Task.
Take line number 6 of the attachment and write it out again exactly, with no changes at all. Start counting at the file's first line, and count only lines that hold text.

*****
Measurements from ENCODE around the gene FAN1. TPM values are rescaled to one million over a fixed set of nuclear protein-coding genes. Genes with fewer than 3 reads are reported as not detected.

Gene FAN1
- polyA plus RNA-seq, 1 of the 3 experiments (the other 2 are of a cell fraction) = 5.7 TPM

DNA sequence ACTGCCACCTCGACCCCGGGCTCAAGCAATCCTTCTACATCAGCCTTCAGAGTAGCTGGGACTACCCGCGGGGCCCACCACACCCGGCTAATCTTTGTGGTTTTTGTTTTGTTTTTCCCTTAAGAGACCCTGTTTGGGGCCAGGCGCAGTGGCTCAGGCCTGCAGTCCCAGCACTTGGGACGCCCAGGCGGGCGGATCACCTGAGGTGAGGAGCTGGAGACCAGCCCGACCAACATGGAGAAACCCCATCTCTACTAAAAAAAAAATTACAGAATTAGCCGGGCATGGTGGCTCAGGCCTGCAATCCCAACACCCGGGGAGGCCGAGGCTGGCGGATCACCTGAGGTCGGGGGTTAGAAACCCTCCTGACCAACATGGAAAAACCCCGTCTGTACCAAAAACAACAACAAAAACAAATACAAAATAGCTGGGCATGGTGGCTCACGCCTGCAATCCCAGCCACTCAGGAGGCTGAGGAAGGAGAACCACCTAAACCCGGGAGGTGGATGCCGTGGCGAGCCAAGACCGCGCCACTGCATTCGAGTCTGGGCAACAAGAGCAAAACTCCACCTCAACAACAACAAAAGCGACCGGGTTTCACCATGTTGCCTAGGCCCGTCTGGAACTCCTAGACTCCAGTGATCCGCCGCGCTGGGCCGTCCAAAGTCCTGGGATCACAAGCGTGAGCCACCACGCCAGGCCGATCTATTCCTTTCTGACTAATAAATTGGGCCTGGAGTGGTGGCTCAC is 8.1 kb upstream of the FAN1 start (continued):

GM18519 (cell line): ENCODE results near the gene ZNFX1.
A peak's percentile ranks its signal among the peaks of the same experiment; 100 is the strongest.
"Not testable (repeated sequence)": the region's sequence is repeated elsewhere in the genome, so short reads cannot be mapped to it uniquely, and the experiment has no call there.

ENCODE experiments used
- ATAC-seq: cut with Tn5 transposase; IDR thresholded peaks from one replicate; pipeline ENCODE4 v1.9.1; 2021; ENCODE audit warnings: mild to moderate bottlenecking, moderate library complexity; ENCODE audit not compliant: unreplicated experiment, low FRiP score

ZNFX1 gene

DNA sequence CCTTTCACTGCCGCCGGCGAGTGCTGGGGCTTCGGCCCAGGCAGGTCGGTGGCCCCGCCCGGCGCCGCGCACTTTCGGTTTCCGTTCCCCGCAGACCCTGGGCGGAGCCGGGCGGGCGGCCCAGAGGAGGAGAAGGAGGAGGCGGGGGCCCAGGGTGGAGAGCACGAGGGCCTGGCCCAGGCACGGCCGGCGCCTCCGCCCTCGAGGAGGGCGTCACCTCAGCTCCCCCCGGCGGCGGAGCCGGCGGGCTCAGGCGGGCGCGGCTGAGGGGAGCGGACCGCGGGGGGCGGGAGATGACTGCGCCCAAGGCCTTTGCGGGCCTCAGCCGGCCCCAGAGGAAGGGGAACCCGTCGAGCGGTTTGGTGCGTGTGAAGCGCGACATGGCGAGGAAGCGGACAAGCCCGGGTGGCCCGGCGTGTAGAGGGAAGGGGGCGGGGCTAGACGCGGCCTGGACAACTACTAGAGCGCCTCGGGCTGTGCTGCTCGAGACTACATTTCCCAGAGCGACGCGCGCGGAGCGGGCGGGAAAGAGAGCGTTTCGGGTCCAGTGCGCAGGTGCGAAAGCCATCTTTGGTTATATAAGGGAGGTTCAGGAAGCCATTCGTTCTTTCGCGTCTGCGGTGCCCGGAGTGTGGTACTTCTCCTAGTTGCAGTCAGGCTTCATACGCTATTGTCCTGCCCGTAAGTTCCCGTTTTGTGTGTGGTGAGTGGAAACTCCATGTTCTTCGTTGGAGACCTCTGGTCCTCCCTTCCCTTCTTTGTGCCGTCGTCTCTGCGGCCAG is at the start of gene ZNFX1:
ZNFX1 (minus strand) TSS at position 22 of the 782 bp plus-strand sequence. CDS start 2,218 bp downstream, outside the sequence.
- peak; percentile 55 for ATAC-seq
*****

A peak's percentile ranks its signal among the peaks of the same experiment; 100 is the strongest.